Online Psychology Schools & Degrees in Vermont
For students looking for a fully online psychology degree program in Vermont, there is some bad news, as the programs are rare or basically non-existent among state-specific schools. Johnson State College offers a bachelor’s degree in psychology that can be completed mostly online, but you will need to take some classes. Other state-specific schools like Green Mountain College, the University of Vermont, Community College of Vermont, Champlain College, and Castleton State College all offer online psychology or psychology-related courses. Interested students should remember to check beforehand and make sure they understand whether these online courses are offered to anyone or whether they are only open to students that are already enrolled in the university.
There are other options for students in Vermont interested in online psychology schools and degree programs. There are a lot of national online education providers that serve Vermont students and, depending on the school these providers will offer everything from a fully online associate’s degree to a fully online doctoral degree. Some of the schools that offer doctoral degrees online include Walden University and Northcentral University, while an example of a school that only offers a bachelor’s or associate’s degree online in the subject would be Liberty University.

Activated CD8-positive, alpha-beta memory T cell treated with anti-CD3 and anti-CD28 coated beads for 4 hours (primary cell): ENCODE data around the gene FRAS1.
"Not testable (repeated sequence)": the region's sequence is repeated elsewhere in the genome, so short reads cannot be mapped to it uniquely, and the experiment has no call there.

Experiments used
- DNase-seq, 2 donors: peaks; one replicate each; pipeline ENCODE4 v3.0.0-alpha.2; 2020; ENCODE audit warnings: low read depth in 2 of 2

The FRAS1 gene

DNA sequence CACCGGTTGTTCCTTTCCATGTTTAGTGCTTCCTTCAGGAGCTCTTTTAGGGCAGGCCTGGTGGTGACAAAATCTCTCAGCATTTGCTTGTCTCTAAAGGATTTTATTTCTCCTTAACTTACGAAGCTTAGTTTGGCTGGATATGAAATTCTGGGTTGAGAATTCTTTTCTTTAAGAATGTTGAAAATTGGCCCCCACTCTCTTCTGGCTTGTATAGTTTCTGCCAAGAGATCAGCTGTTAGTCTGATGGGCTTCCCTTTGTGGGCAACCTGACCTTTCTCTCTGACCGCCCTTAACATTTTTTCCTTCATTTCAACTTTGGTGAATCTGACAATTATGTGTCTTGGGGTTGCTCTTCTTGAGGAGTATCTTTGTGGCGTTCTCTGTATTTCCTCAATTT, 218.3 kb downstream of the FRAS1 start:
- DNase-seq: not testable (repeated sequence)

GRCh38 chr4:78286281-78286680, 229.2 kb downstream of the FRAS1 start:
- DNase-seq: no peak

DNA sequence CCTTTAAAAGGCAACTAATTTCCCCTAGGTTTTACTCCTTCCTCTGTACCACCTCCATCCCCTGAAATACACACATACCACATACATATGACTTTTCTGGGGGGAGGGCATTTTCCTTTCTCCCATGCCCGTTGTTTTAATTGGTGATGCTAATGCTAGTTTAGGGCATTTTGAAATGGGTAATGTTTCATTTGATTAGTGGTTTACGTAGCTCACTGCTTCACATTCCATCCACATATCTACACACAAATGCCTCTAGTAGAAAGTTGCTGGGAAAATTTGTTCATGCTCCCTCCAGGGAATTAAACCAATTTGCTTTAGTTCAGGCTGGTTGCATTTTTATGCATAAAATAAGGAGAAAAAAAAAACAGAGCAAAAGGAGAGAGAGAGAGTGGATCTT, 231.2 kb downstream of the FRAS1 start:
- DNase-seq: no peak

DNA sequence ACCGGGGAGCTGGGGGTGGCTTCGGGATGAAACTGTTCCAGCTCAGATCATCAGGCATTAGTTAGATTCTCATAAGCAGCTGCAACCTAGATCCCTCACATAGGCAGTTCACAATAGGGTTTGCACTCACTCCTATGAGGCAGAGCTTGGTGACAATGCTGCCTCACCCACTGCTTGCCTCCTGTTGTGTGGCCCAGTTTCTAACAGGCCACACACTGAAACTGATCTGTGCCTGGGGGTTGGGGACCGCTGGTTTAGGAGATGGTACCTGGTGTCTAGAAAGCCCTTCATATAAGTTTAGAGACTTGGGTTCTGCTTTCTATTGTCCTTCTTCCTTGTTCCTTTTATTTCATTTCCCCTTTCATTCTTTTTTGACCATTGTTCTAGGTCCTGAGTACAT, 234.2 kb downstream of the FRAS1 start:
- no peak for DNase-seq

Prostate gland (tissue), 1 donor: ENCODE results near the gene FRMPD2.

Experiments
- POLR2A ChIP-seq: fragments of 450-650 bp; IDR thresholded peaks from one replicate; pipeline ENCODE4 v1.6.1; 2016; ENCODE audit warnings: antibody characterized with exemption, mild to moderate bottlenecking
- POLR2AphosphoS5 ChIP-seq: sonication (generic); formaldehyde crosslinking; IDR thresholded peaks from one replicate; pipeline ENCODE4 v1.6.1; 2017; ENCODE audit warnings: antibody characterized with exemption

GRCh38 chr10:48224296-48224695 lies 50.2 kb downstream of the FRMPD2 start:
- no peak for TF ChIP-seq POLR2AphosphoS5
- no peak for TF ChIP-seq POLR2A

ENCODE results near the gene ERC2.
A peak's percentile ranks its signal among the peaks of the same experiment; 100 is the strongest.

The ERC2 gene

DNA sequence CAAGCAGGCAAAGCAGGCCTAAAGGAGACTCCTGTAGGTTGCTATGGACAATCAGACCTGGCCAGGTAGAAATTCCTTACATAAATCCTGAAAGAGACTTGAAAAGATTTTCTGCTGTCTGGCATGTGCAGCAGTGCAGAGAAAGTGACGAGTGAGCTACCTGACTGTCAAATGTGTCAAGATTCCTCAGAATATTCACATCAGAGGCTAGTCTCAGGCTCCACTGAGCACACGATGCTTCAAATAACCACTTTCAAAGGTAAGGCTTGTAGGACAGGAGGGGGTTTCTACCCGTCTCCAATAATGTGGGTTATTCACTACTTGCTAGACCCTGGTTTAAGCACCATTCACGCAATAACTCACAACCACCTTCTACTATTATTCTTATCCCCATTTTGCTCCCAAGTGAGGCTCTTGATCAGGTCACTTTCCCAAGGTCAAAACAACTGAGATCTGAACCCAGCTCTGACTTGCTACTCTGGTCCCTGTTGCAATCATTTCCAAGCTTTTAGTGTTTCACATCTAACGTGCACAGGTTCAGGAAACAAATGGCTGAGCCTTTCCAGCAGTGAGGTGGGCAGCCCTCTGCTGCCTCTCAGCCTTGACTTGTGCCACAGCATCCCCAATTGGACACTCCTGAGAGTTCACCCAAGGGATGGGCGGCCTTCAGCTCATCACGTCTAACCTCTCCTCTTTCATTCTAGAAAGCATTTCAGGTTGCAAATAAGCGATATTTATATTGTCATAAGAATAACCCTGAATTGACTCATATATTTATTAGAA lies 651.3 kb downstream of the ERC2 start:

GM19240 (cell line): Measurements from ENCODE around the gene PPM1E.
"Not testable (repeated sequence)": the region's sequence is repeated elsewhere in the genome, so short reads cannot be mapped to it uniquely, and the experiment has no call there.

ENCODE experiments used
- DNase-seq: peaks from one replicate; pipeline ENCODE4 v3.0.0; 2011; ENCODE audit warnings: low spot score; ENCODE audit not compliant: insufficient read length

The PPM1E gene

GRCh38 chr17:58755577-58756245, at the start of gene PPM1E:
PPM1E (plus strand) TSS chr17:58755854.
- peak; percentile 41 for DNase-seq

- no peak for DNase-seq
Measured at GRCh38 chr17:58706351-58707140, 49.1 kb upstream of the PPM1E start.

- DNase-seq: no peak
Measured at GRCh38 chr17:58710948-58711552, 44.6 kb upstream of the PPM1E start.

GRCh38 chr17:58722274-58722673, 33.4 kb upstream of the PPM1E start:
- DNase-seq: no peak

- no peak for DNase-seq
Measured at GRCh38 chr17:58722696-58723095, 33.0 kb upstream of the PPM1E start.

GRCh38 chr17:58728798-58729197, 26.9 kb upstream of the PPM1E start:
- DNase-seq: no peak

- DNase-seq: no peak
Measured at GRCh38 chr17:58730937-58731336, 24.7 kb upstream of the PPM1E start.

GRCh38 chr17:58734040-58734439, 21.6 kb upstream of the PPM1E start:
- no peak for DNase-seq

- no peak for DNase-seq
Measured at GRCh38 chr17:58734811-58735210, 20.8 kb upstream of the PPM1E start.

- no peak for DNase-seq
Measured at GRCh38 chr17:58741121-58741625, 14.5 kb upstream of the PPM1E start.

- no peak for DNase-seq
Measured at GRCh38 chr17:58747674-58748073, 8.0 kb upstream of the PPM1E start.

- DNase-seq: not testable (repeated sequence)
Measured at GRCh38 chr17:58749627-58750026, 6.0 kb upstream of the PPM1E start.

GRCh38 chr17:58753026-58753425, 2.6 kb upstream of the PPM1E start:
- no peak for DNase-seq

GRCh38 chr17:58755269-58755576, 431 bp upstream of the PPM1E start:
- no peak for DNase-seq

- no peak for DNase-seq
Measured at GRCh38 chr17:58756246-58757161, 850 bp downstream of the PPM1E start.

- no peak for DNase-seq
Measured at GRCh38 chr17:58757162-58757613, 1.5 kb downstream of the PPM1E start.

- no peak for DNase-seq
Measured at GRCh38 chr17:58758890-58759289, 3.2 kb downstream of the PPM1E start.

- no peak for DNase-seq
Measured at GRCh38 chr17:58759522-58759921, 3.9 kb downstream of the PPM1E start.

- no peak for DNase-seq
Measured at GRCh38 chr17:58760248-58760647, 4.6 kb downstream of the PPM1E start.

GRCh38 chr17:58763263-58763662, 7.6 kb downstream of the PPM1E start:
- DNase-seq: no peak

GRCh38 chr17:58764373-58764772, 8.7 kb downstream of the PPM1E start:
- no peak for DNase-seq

Please remember, this is only meant to be a sampling of the available online psychology schools in Vermont, there are other schools that aren't listed that may offer fully online degrees, hybrid psychology degree programs, or just simple, introductory, online psychology courses, so students should check out each school individually and do more in-depth research before choosing the program they feel is right for them.
Career Opportunities for Psychologists in Vermont
It wouldn't be a stretch to assume that a state has small as Vermont would have little opportunity for an aspiring professional psychologist. But those who look closer might be surprised to find that not only are there plenty of opportunities, but they will get exposure to a small and close-knit professional community, access to a comfortable salary, and potential entrance into a state industry that is growing quite rapidly. According to the U.S. Bureau of Labor Statistics, in May 2014, Vermont was home to at least 450 professional psychologists -- up from 330 in May of 2011 -- and those psychologists earned an annual average wage of between $61,010 and $67,580 depending on the specialty of the psychologist. Those are impressive numbers given the state’s smaller economy.
There are other positive signs as well as the state’s Department of Labor, Economic and Labor Information estimates that employment of clinical, school, and counseling psychologists will grow seven percent (approximately 50 new employed psychologists) between 2008 and 2018, and they also predict there will be approximately 20 job openings cropping up over the same time period as well. Vermont may not have the same set of diverse options as its larger brethren, but it still has a track record of producing excellent psychology degree holders and offers opportunity within the state for aspiring professional psychologists to start their careers as well.
Psychologist Salary in Vermont
Table data taken from 2016 BLS (http://www.bls.gov/oes/current/oes193039.htm)